Last week Senior Midwifery lecturer Dr Luisa Cescutti-Butler, member of CMMPH, had the opportunity to attend and present at the prestigious international 3 day conference organised by MAINN @ UCLAN. Nutrition and Nurture in Infancy and Childhood: Bio-Cultural Perspectives. It took place in the beautiful surrounds of Grange-Over-Sands in Cumbria. It was attended by speakers and researchers from India, Australia, Sweden, South Africa, USA, Canada as well as the UK and therefore an ideal networking opportunity. The title of Luisa’s presentation was “Is it 2 breastfeeds and then a bottle, or is it one breastfeed and a bottle? Not sure”?, based on her PhD study, supervised by Professor Ann Hemingway, Dr. Jaqui Hewitt-Taylor. The paper reported on women’s experiences of feeding their late preterm baby/babies (LPBs), born between 340/7 and 36 6/7 weeks gestation, especially pertinent as the rates for these births is rising. A feminist approach to the study had been utilised using in depth two phase qualitative interviews.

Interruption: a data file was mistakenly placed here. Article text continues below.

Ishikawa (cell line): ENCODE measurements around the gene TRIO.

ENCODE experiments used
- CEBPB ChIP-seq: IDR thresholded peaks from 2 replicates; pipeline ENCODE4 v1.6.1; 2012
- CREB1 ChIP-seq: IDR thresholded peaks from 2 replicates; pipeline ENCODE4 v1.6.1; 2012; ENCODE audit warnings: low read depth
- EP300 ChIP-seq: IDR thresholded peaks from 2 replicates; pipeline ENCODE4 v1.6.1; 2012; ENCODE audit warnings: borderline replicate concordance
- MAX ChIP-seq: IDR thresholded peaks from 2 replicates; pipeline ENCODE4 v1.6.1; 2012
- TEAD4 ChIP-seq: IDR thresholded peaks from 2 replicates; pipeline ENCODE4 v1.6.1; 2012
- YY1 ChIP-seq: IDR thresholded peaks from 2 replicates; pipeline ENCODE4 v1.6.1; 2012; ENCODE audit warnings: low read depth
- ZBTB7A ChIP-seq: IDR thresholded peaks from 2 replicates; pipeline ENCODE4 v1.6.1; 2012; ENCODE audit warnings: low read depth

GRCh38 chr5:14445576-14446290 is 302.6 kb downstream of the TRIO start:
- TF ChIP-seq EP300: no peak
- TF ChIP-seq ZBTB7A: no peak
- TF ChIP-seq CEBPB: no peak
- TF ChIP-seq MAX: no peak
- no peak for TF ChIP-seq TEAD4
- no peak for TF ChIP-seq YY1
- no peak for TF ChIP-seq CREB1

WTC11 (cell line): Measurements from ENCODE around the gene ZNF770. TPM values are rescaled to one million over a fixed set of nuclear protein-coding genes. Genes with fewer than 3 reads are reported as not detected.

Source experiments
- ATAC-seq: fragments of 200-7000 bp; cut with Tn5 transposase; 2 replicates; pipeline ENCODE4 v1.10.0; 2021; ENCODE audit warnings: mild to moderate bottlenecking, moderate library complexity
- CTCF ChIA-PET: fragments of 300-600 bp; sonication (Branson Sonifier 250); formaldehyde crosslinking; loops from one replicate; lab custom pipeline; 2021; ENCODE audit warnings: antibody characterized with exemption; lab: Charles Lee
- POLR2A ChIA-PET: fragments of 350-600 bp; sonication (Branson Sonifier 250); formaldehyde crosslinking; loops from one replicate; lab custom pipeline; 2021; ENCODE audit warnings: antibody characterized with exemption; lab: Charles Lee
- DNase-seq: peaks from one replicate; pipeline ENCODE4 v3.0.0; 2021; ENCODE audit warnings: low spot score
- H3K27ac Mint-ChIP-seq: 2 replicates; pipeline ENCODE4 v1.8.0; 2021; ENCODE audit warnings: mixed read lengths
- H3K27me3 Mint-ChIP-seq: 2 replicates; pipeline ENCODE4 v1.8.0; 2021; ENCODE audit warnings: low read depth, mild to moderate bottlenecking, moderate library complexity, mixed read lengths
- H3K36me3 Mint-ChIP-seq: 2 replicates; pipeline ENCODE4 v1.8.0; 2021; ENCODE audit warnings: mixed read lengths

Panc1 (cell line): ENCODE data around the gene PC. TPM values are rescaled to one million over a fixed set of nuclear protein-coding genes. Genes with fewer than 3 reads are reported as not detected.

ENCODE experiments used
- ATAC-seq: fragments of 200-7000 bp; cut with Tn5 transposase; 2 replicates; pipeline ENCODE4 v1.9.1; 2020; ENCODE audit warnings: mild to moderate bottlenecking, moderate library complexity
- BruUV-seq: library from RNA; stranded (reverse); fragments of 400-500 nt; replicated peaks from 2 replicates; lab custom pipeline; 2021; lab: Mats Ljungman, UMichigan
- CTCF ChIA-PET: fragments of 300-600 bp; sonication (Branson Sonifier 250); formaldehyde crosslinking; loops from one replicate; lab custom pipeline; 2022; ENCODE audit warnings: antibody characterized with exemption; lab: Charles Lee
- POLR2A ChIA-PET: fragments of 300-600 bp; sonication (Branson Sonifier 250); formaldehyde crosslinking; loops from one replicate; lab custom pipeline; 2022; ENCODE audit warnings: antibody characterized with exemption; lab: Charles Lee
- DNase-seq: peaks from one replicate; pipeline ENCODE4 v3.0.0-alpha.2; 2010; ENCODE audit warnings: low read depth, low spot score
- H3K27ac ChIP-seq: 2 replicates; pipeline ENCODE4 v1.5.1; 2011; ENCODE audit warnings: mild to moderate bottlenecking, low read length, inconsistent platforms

Luisa says of the conference: ‘ I got to meet researchers that I have used widely within my PhD such as Renee Flacking from Sweden who has undertaken research around preterm babies, Virginia Schmied internationally renowned midwifery professor and Professor Paula Meier who has extensively researched late preterm babies and breastfeeding. She came and listened to my presentation and enjoyed it. Thought my findings were very interesting but was a little dismayed that practice had not moved forward. It was also a good opportunity to meet up with twitter buddies such as Laura Godfrey-Isaacs @godfrey_issacs, who took the photos!’
Luisa may be contacted further about her study but the findings indicate that women caring for LPBs frequently encountered contradictory advice regarding infant feeding and often felt their own experiences, intuition and instincts were devalued. The research concludes that the practice of feeding of LPBs should be revisited in partnership with women, so their experiences and perspectives can be utilised to develop satisfying nurturing relationships whilst also meeting nutritional requirements and that breastfeeding is a feminist, human rights issue. The full abstract is published in the conference proceedings.